In which an idiot child tries to sell He-Man to Skeletor.
Adam and Cringer are out testing the new auto-pilot system that Man-at-Arms has installed in a Wind Raider. Unfortunately, Skeletor decides that he would like to acquire the auto-pilot system, so forces Adam to crash in the Misty Swamps. The Wind Raider lands in a pool of water and begins to sink, which is bad news for Cringer, whose tail is stuck. Adam transforms into He-Man and drags the Wind Raider out of the water, saving Cringer.
Unfortunately, something is wrong with He-Man. He complains of feeling weak, and when the two companions get stuck in a trap, he cannot break them out. Luckily, the trap is owned by an old man and his grandson called Drac, rather than Skeletor and his cronies. The old man explains that the swamp water is poisonous, which explains He-Man’s lack of strength, and offers to nurse him back to health.
Drac, however, is in favour of turning He-Man over to Skeletor, arguing that Skeletor would make a powerful friend. His grandfather tells him that he should choose his friends carefully, and orders him to fetch the cart, after which they load He-Man into it and head off to the village. For no evident reason, the cart can hover, for which the only explanation I can come up with is that Filmation couldn’t be bothered to animate wheels. All the way, Drac suggests over and over that Skeletor would give them money and power in return for He-Man; but the grandfather won’t hear of it.
Skeletor, Trapjaw and Whiplash cruise the swamps, looking for traces of the Wind Raider. Once they find it is damaged beyond repair, they decide that instead they will try to kidnap some prisoners to work in the mines. Learning through Skeletor’s magic that He-Man is weak and helpless, the three of them get very excited, and head off to capture him.
Unfortunately, on our heroes’ arrival at the village, they find that Skeletor has got there first, and burned the entire place down, kidnapping the populace to work in the mines. Drac now sees the truth about Skeletor and there’s no more talk of selling He-Man out. Unfortunately, all the village’s medicine has been destroyed, so He-Man, Cringer, Drac and the grandfather must journey to the Healing Tree in order to make more.
Our heroes reach the Healing Tree, but Skeletor tracks them down using a Hunter Robot. Since He-Man needs time to heal, Drac comes up with a plan to buy such time. It’s a pretty rubbish plan, to be honest, consisting simply of Drac talking to Skeletor and trying to flatter him, and is so transparent that even Skeletor sees through it in about 15 seconds.
That’s all the time needed though: He-Man makes a full recovery and goes barrelling into Skeletor’s ship, freeing all the prisoners from the village and destroying as many robots as he can get his silly tanned hands on. Skeletor, Whiplash and Trapjaw put in their usual poor efforts at fighting back, and eventually teleport home to Snake Mountain.
Drac then says he’s sorry for his earlier imbecility in thinking that Skeletor could be a friend, and He-Man wisely says that evil often looks attractive. All the villagers cheer at this, and He-Man says, “Well, that about wraps it up. Cringer, let’s go home.” He does not say anything about helping to rebuild the village, and none of the villagers seem to care, though I’d have thought it would be one of their top priorities really.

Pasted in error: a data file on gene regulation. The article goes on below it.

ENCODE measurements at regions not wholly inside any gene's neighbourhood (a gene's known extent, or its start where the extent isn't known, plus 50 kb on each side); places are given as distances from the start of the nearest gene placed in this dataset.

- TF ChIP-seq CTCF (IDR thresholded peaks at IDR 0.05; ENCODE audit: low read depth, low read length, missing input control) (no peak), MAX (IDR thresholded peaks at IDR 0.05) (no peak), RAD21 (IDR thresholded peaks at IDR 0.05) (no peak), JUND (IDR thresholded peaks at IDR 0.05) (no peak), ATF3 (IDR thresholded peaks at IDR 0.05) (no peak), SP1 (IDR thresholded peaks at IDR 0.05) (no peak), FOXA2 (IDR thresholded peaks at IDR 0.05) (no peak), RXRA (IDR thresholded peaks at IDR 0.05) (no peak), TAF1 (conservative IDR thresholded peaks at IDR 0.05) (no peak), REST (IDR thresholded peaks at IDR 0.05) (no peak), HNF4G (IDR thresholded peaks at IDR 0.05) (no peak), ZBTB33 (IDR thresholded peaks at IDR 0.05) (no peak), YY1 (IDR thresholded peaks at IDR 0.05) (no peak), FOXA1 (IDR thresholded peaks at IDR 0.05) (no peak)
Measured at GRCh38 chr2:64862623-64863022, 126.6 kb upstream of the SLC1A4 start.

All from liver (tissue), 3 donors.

In today’s adventure…
The moral this week is delivered by He-Man, Cringer and Drac. Well, actually, it’s delivered by Drac, in a really odd squeaky voice, while He-Man and Cringer hang around looking at him. Drac claims that He-Man’s friendship is the richest treasure in the world, which is lovely for Drac, but it doesn’t have any relevance to a real-life scenario. If anyone tells me that they’re really rich because they’re friends with He-Man, I’m likely to give them a wide berth at best, and try to get them locked up for society’s sake at worst.
Very few of our usual goodies on the scene today – only Prince Adam, Cringer and He-Man. On the villainous side of things, we have Skeletor, Trapjaw and Whiplash, and the guest stars are Drac and his granddad, as well as the other villagers.
Excuse given for Prince Adam’s disappearance
Only Adam and Cringer are present at the time, so once again there’s no excuse offered.
Our villains oblige with some reasonable fare this week. We start with the obligatory “fool”, this time offered by Trapjaw to Whiplash. Whiplash is more ambitious, referring to every single one of our heroes as “those goody-goodies at the Palace”. Meanwhile, Skeletor calls Drac a “swamp-child” and calls Whiplash and Trapjaw “dunderheads”. More imaginatively, he comments to Trapjaw, “I could write a book about what you don’t know.”
Does it have the Power?
I liked this one, but I didn’t love it. It’s commendable for trying to do something different, in portraying He-Man ill and needing the help of others, and the idea of Skeletor hunting down our hero when he’s helpless really should have been exciting, but I felt that it just somehow never managed to ramp up the tension. I did like the burning of the village, which is the most actively evil thing Skeletor’s done since the very early days of the series (remember Disappearing Act, when he forced a volcano to erupt to destroy the farmland?), and the kidnapping of slaves for mining has very dark undertones as well. Skeletor does get some entertaining dialogue too. All in all, there’s plenty to like here, but put together it for some reason didn’t quite reach the level it perhaps could have. Still, it’s better than a lot of other recent offerings.